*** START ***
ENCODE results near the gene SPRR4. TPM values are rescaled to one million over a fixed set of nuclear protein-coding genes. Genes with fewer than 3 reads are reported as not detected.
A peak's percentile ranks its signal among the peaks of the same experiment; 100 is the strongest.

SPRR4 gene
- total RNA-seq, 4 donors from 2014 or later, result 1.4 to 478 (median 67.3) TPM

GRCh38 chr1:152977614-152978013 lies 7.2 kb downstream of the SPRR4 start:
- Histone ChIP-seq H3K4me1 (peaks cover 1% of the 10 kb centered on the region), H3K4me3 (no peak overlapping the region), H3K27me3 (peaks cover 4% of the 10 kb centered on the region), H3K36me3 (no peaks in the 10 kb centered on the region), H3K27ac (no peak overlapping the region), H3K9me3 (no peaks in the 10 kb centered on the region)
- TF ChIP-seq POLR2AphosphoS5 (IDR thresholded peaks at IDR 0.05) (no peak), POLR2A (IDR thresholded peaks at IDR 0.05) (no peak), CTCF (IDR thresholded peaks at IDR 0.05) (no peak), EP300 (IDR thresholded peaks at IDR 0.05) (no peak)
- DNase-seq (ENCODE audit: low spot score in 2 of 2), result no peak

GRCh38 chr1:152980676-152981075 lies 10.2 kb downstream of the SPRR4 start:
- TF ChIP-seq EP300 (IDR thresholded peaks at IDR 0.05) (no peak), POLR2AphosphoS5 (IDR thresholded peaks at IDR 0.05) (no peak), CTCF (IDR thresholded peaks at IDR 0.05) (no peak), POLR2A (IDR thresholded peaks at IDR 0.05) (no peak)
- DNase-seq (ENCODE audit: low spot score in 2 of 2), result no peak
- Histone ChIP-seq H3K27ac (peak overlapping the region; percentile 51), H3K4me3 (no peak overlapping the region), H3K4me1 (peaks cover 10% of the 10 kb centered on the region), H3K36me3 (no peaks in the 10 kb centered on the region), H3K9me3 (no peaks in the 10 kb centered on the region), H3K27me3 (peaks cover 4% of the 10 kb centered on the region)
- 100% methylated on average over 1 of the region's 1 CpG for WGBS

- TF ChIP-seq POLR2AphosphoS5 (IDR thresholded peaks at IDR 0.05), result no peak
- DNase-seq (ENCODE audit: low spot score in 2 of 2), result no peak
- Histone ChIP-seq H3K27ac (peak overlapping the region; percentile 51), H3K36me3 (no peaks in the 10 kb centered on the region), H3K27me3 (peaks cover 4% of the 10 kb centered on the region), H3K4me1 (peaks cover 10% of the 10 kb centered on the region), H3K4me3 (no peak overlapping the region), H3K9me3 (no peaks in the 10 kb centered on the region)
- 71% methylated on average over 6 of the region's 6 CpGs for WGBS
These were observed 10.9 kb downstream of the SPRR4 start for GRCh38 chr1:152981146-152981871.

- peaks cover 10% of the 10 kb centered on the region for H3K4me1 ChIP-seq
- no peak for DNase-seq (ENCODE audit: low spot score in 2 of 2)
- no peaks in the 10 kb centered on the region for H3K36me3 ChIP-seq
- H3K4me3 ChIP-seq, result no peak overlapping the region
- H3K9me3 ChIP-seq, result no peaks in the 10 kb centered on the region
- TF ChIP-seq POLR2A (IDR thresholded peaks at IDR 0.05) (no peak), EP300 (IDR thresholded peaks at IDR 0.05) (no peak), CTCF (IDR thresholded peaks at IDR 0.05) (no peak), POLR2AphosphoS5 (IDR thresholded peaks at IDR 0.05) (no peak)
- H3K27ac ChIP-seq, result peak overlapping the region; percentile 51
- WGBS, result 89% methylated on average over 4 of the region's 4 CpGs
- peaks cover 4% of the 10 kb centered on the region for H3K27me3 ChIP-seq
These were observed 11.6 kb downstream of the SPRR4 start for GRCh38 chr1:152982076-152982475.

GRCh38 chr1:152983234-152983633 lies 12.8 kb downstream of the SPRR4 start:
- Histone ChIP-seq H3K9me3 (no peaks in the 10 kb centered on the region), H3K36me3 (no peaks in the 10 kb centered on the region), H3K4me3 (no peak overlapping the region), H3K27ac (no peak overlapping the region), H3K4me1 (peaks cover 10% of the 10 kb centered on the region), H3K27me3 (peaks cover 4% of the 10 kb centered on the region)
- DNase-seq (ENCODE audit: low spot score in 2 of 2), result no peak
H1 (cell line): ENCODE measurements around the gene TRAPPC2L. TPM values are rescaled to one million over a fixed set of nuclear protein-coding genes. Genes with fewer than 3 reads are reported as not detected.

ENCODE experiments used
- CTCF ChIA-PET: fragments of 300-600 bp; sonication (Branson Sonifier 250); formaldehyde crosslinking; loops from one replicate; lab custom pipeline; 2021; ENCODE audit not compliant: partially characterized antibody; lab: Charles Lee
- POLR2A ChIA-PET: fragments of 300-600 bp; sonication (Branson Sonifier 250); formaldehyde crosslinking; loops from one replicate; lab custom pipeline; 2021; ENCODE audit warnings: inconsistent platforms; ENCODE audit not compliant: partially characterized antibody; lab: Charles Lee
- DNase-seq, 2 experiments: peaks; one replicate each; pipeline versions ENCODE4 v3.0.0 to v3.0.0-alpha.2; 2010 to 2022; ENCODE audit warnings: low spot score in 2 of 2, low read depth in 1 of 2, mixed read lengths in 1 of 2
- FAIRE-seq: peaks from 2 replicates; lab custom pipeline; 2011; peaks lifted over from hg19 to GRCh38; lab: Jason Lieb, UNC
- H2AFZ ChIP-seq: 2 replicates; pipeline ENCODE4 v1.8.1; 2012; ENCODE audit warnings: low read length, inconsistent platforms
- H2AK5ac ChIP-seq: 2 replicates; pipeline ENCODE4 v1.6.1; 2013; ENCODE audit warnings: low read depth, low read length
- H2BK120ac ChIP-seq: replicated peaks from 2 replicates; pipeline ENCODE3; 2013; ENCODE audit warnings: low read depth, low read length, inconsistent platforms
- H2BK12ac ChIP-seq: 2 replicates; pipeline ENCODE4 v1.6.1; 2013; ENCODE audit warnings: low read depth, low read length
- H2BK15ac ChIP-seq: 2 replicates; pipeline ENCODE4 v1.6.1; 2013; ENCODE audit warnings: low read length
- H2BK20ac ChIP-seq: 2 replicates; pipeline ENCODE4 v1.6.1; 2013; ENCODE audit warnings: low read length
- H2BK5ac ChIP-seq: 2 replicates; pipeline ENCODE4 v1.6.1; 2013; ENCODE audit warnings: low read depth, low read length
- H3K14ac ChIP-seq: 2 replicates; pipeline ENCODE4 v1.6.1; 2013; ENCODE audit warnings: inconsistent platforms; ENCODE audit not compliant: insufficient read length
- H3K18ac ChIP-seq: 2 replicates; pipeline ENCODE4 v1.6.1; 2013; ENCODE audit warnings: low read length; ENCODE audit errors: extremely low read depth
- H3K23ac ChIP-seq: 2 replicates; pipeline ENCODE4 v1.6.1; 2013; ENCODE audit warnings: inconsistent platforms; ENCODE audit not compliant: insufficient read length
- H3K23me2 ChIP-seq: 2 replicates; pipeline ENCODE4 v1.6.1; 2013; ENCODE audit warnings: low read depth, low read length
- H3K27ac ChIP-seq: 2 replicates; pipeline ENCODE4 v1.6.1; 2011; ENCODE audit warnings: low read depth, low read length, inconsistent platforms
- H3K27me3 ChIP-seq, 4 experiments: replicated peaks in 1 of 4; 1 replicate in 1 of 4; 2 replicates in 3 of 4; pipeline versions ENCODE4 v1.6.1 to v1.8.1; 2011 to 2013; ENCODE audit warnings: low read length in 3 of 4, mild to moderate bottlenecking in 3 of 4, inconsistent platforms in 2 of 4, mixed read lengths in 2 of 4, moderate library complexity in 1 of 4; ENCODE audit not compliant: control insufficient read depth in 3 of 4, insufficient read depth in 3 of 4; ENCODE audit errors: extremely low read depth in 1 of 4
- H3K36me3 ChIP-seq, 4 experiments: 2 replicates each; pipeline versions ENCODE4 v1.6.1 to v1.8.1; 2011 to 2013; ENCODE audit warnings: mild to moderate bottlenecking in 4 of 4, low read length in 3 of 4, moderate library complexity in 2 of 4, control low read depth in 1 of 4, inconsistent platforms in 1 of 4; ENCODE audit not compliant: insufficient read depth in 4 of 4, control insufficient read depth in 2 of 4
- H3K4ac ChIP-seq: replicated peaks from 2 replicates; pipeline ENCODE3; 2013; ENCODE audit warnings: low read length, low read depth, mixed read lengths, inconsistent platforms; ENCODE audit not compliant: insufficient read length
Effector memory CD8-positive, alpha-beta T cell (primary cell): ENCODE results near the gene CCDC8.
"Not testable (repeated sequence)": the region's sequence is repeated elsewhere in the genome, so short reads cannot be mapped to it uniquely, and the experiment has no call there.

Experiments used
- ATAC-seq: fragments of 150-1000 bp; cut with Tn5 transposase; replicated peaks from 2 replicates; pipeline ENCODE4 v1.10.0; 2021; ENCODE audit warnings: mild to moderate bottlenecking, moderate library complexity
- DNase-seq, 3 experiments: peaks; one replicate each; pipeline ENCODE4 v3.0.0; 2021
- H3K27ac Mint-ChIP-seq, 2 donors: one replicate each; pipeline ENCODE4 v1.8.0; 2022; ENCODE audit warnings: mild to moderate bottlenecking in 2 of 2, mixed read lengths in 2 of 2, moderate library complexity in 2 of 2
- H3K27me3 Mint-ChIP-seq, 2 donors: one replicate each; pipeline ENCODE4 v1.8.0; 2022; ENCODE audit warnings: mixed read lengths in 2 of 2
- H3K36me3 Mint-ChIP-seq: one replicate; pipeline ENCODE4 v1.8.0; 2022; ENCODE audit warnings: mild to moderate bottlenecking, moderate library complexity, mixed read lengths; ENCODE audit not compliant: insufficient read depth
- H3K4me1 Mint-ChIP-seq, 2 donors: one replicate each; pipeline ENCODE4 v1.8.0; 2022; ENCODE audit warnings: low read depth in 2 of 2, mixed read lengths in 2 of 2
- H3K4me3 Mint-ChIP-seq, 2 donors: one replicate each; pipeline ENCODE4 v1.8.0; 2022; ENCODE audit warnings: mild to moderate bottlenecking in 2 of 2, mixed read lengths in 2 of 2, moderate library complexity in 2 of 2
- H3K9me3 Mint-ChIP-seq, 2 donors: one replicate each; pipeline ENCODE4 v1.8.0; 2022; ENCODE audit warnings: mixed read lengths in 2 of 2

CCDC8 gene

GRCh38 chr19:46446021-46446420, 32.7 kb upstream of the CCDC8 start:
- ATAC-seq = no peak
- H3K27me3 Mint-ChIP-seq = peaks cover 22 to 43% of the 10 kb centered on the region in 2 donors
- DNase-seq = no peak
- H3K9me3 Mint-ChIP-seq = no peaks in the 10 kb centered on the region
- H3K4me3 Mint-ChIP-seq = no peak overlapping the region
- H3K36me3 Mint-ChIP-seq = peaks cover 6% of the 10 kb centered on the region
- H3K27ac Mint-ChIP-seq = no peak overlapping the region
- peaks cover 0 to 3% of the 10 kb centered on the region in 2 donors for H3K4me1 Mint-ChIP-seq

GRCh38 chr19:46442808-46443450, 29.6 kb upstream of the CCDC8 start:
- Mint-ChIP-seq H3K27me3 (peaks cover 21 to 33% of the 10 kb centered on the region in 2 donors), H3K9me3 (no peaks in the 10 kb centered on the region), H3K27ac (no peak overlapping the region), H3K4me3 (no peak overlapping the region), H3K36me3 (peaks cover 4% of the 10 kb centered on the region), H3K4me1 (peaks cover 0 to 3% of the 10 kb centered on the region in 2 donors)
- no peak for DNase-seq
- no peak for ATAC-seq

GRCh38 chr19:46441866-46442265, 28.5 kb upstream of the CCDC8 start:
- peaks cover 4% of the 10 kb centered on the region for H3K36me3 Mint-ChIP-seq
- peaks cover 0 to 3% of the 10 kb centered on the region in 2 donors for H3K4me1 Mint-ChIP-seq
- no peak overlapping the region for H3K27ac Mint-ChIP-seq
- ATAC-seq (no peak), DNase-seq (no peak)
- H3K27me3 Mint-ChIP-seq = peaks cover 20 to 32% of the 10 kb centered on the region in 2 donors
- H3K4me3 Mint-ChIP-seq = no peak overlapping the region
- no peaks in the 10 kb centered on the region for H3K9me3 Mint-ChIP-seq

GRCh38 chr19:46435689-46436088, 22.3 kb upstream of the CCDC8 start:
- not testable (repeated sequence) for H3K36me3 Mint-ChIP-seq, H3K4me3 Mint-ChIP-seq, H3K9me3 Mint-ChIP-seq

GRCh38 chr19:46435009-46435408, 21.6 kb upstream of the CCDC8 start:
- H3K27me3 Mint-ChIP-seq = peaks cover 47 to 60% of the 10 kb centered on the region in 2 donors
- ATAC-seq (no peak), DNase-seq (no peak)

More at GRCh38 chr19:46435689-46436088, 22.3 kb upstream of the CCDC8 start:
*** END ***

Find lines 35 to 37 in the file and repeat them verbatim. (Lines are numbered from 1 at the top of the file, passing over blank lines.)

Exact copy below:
- POLR2A ChIA-PET: fragments of 300-600 bp; sonication (Branson Sonifier 250); formaldehyde crosslinking; loops from one replicate; lab custom pipeline; 2021; ENCODE audit warnings: inconsistent platforms; ENCODE audit not compliant: partially characterized antibody; lab: Charles Lee
- DNase-seq, 2 experiments: peaks; one replicate each; pipeline versions ENCODE4 v3.0.0 to v3.0.0-alpha.2; 2010 to 2022; ENCODE audit warnings: low spot score in 2 of 2, low read depth in 1 of 2, mixed read lengths in 1 of 2
- FAIRE-seq: peaks from 2 replicates; lab custom pipeline; 2011; peaks lifted over from hg19 to GRCh38; lab: Jason Lieb, UNC